Subject: I have found a DVD that I think you would enjoy
Actors: Allan De Waal, Ole Ernst, Michael Gelting, Colin Gilder, Svend Ali Hamann
Genres: Indie & Art House, Drama, Horror, Science Fiction & Fantasy
From controversial director Lars von Trier (Breaking the Waves, Dogville, Dancer in the Dark) comes the bizarre story of a director (played by von Trier himself) and a writer who create a script about a mysterious plague t... more »
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Crossing the boundaries of fact and fiction
LGwriter | Astoria, N.Y. United States | 02/10/2005
(4 out of 5 stars)
"While not Lars von Trier's first feature film, Epidemic is the earliest of his films to be released to DVD and it's a powerful piece of work that blasts wide open the conventions of film--even modern (i.e., as of 1987, when this film was released) ones.
The title refers to a script that Lars and Niels Vorsel are in the process of writing during the film itself, after their first collaborative script, The Cop and the Whore, gets accidentally trashed in a PC crash.
Some interesting markers on the film:
1. shot in black and white
2. the title of the film is shown in red letters with a trademark symbol throughout the entire course of the film in the upper left corner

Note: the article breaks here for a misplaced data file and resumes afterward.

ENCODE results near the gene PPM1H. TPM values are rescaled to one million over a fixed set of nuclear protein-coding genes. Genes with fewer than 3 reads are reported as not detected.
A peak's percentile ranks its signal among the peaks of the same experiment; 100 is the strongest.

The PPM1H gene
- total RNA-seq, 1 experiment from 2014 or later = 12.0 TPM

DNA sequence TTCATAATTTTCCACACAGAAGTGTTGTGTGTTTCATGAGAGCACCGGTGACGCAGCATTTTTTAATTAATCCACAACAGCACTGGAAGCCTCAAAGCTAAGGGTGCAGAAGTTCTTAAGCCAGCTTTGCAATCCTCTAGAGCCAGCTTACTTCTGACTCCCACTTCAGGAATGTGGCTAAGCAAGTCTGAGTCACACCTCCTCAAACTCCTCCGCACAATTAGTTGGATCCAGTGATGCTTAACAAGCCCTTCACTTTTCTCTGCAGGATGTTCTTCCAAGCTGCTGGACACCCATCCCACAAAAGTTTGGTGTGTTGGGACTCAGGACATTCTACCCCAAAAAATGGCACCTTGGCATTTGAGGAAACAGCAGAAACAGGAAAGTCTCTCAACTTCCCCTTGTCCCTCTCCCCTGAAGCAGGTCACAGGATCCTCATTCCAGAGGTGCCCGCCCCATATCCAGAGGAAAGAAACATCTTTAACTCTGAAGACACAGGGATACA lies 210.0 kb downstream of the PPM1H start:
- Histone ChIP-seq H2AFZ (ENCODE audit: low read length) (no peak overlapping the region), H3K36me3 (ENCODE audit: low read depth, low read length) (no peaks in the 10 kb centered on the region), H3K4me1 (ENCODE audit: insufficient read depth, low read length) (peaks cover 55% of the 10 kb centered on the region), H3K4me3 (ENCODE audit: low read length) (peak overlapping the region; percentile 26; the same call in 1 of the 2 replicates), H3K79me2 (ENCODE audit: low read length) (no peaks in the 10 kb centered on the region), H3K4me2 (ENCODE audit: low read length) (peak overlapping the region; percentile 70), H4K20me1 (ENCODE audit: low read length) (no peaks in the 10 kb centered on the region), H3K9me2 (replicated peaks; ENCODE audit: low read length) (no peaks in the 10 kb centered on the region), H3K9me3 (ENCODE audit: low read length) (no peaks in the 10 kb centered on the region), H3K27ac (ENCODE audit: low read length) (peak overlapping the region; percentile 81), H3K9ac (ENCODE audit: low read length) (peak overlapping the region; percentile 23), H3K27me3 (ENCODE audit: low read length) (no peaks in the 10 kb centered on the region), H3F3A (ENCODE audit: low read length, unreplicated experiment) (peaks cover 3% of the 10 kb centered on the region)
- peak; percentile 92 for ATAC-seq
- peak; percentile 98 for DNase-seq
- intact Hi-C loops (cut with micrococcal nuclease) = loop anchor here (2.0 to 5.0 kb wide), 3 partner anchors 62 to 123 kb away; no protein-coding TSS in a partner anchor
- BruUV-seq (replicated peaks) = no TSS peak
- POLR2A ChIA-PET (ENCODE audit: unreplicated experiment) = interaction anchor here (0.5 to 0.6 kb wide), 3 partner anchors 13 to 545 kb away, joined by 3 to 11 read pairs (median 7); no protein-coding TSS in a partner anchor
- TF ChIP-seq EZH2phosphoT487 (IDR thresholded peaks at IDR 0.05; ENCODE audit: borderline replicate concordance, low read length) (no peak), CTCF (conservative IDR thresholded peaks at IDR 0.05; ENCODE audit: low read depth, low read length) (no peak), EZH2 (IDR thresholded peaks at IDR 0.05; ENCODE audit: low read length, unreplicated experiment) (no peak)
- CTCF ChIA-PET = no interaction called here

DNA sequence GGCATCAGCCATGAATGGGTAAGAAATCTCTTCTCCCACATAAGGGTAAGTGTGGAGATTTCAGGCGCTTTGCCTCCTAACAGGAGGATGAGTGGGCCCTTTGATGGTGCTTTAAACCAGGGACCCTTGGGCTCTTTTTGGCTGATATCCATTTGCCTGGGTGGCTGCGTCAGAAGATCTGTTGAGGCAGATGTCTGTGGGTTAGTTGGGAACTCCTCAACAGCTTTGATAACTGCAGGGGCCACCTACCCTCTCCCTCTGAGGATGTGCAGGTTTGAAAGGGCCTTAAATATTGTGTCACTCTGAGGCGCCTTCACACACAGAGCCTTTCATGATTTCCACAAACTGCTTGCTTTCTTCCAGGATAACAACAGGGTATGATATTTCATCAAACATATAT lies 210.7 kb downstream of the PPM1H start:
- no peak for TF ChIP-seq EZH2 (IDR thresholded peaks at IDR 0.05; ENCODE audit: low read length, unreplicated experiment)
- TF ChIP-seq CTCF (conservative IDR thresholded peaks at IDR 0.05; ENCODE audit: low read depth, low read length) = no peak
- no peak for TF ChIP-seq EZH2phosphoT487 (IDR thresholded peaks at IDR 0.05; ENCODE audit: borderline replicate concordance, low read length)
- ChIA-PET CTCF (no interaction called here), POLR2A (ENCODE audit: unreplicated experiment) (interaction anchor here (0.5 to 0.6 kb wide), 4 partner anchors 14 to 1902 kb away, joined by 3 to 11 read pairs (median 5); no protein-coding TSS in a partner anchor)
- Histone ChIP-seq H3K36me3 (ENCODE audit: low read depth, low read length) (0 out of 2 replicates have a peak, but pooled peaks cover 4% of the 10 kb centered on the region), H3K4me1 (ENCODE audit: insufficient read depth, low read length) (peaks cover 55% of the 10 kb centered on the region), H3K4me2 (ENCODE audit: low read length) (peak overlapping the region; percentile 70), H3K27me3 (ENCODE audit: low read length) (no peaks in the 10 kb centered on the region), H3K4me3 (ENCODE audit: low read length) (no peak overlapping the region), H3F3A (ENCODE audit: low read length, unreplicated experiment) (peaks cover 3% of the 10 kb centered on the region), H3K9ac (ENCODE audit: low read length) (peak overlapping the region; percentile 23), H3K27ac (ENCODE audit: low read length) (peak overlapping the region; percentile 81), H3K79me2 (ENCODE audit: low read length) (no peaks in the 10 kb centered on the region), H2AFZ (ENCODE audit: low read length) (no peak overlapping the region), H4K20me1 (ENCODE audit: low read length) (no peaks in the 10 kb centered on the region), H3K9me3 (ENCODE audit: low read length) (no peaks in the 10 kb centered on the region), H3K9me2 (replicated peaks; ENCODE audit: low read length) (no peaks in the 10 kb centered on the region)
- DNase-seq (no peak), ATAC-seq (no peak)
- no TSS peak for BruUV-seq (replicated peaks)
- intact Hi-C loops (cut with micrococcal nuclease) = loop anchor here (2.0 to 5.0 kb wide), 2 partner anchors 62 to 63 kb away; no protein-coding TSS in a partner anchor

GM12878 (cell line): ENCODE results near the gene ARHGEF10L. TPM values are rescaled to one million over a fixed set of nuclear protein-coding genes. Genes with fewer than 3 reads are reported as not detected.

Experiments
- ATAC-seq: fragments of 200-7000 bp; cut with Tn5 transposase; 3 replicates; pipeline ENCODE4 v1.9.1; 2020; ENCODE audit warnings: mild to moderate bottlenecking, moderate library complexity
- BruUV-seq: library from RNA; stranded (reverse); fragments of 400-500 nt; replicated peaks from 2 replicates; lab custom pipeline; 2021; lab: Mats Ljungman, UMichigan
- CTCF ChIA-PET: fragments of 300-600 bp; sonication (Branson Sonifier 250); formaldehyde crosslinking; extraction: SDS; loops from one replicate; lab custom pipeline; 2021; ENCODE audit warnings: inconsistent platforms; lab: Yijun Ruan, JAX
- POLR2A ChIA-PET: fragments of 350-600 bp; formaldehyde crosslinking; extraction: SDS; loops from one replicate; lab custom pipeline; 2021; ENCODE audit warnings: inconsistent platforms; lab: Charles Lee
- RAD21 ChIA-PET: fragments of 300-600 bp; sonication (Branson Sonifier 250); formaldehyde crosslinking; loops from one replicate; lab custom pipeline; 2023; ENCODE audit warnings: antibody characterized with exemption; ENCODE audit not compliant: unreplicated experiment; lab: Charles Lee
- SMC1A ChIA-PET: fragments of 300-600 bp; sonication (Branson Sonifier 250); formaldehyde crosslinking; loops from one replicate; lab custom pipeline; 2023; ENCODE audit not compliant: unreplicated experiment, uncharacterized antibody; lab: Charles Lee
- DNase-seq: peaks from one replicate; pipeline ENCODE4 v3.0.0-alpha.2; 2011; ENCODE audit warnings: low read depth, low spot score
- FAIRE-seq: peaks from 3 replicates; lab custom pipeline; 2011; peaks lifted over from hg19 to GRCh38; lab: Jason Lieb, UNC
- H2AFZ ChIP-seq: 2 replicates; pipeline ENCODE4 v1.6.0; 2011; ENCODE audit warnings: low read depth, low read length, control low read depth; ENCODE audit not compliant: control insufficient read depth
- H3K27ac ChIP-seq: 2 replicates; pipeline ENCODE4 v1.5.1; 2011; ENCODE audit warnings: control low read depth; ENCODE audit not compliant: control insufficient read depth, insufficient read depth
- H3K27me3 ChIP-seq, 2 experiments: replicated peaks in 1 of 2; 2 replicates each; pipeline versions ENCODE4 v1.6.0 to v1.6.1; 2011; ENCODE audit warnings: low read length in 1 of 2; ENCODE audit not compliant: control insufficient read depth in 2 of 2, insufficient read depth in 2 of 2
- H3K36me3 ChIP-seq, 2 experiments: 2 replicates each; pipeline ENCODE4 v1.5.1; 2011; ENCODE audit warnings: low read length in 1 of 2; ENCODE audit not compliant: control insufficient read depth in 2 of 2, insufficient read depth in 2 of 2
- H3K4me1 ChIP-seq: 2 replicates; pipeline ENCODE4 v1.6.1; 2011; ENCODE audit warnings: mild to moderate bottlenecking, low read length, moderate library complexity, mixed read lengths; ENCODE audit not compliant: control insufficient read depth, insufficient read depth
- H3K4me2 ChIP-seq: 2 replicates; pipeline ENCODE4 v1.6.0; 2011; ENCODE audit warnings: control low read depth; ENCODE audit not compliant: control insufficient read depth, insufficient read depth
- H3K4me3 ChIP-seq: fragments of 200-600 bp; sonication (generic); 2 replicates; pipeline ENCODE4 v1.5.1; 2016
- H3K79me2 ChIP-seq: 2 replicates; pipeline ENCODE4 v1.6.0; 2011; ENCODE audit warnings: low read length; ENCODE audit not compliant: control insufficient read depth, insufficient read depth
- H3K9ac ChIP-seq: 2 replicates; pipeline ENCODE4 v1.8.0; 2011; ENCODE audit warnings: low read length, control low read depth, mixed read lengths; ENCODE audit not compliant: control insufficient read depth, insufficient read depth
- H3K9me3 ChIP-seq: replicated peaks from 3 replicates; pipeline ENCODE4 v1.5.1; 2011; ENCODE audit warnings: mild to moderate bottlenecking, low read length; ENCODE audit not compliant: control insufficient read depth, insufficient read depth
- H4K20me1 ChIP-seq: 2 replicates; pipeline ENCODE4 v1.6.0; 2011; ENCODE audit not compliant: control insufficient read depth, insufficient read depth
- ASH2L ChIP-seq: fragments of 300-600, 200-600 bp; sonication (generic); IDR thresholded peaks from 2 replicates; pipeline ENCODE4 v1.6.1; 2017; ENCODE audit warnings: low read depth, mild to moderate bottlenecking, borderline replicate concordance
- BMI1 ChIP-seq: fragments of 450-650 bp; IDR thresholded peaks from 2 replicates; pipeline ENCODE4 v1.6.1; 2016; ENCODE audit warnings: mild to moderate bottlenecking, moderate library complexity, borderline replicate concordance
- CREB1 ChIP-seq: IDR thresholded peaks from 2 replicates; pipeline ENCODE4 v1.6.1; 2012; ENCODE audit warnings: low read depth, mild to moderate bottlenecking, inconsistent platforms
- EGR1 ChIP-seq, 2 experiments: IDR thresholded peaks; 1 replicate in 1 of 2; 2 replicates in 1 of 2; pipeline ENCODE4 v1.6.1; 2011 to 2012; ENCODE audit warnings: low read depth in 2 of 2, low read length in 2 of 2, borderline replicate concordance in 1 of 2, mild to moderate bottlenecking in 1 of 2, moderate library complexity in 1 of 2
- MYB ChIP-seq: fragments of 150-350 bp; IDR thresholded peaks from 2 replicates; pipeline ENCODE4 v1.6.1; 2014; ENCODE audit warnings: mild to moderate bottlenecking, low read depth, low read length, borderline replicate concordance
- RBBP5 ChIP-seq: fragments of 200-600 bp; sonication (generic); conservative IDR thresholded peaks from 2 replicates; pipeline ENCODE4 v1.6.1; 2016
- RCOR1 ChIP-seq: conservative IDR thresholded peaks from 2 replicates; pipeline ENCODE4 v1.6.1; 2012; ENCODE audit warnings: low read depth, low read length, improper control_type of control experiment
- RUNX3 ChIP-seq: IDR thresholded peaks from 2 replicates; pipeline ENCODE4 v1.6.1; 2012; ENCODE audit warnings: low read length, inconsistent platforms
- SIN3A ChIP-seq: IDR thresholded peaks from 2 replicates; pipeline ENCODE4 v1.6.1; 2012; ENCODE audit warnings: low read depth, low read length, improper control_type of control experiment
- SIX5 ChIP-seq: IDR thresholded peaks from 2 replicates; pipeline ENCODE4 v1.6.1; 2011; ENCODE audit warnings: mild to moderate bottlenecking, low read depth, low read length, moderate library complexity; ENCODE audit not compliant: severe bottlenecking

As these two develop their story, scenes alternate between the two of them--with their friends and acquaintances--and scenes they envision from the film Epidemic. In the film within a film, Lars plays Dr. Mesmer, whose name, of course, evokes that of the famed 19th century hypnotist, but the character is 20th century; in one scene, we see him suspended from a helicopter. Also in the film within a film is an American black priest. The language of the entire film alternates between English and Danish; the priest speaks English and in one wacky scene, Niels reads a letter from an American teenage girl penpal in English, based on his deciding to have some "fun" (if that's what it could be called) by spoofing pen pal correspondence, writing to 70 teenage American girls and pretending to be a Danish teenaged boy.
If this sounds disjointed, from one perspective, it is that, yes. But what it also does is to establish a jarring juxtaposition of mundane day to day life with the horrific story the two filmmakers are developing. The priest, for example, is consumed with fear about which he is mortally ashamed--fear of the plague epidemic that is spreading like wildfire across Europe--and voices that fear and shame in alternating whispered speech and anguished screaming, as he himself succumbs.
Why did von Trier pick Mesmer as the name of the latter-day doctor in the film within a film? This relates to the last scene in the film itself which is a real shocker and will not be revealed here. This last scene brings to a boil all the elements previously presented, including a short stay in the hospital for Neils who undergoes minor surgery to remove some undesirable growths.